Are the stars finally aligned for a new regional hospital in Prince George’s County?
After 15 years of failing to end the county’s hospital crisis or stem the bleeding that has cost the state and county huge sums of money, political leaders seem to be in alignment.
Yet we’re far from the finish line.
All that has been achieved is an agreement in principle. Key concerns must be addressed to everyone’s satisfaction.
At the top of the list is paying for a brand-new, $600 million teaching hospital in the central part of the county run by the University of Maryland Medical System and serving Prince George’s and Southern Maryland residents.
That’s a staggering amount to raise. Just last week, Comptroller Peter Franchot warned Maryland “is fast approaching” its self-imposed debt limit. Floating another $200 million in bonds for the Prince George’s medical complex could blast a gaping hole in that ceiling.
This would only cover a third of the construction. Politicians in Prince George’s must come up with their third — which is feasible through bond issues — and the state’s hospital regulatory commission must agree to charge even higher rates for hospital care in Prince George’s.
All that assumes a lot.
It assumes 100 acres of land can be found in the central part of the county, preferably near the Capital Beltway and U.S. Route 50.
It assumes the perennially deep-in-debt and mismanaged Dimensions Healthcare, which runs the hospital system, can find a way to pay off its $160 million in IOUs and not accumulate more losses.
It assumes Prince George’s political leaders remain steadfast in their unity for a regional hospital and don’t return to the bad old days of political interference in the hospital’s hiring, management and fiscal affairs.
It assumes the University of Maryland Medical System — a private nonprofit despite its public-sounding name — finds the eventual plan financially realistic and operationally achievable. Otherwise, UMMS wouldn’t participate.
It assumes the University of Maryland in College Park and Baltimore will populate the new campus with medical residents, visiting physicians, nurses, dentists, pharmacists and social workers (all from Baltimore) and public health professionals (from College Park). It also assumes UM won’t be devastated by federal budget and deficit-reduction cuts.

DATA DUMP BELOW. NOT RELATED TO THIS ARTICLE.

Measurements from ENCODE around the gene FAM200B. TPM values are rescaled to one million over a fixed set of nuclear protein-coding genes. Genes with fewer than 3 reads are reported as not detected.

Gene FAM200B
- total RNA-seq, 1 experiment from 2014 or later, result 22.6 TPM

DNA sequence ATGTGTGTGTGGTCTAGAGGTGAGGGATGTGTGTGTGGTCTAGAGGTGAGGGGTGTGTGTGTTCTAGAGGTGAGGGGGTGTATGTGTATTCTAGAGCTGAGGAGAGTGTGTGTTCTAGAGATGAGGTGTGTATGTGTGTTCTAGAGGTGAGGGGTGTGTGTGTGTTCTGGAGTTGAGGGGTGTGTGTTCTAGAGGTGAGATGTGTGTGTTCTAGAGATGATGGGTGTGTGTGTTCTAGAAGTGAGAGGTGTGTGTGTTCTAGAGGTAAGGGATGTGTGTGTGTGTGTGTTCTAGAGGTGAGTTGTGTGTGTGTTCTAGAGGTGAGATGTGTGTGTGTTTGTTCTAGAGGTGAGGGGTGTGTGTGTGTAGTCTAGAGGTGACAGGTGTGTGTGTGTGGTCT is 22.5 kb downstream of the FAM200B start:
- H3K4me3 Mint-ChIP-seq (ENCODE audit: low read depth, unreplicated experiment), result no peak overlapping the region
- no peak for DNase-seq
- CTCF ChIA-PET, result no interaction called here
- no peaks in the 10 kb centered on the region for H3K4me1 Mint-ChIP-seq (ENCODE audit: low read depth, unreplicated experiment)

And it assumes the rate-setting commission finds a way to support the new hospital. There will be opposition from health insurers and other hospitals whose own rates would be reduced to offset the large increases required in Prince George’s.
In many ways, the lack of a quality medical center symbolizes Prince George’s unmet aspirations. Despite pockets of affluence and a thriving upper middle class, the county lacks amenities associated with a well-to-do jurisdiction of 865,000 people.
The one bauble in the county is the National Harbor waterfront resort. But even there the exciting new addition being built for county residents is a large outlet center.
Time and again, state politicians have tried to straighten out the county’s self-inflicted hospital morass. Every time, political infighting, jealousies or greed got in the way. Making matters even tougher is the fact that 25 percent of the hospital’s patients are uninsured.
It has reached the point where County Executive Rushern L. Baker III (D), who is a prime mover for reform, told a UMMS committee that the hospital situation is “an embarrassment.” No one disagreed.
Every year, 25,000 sick residents with health insurance leave the county to get in-patient treatment at hospitals in the District of Columbia or in surrounding jurisdictions.
This illustrates the low regard local people have for their local hospital. A huge economic stimulus for the county — a thriving health care system — is lost.
UMMS paid for its own consultant study of the Prince George’s health care situation.
The conclusion: With a new hospital and a professional staff beefed up by UM’s School of Medicine, it is possible to keep patients from traveling long distances for their surgeries and medical procedures.
Such an arrangement also should attract many more insured, middle-class county patients if they have confidence they’ll receive quality treatment.
But UMMS is a $2.7 billion medical behemoth. It has fiduciary obligations to its hospital partners throughout the state. Unless the deal is viable, UMMS can’t afford to participate and risk endangering its own financial health.
Much depends on Baker’s ability to keep local politicians unified behind a plan in which the county agrees to major sacrifices. That’s essential for gaining support in Annapolis.
It might not be simple. It could require a series of deals with the Montgomery County and Baltimore area delegations, which might block the hospital deal unless there is offsetting support for their own capital projects.
The agreed-upon concept of a high-class medical center in Prince George’s with strong ties to a medical school and academic health care professionals could be a winner but only if the political and financial obstacles can be removed.
Much heavy lifting remains to be done.
Barry Rascovar is a State House columnist and communications consultant. His email address is firstname.lastname@example.org.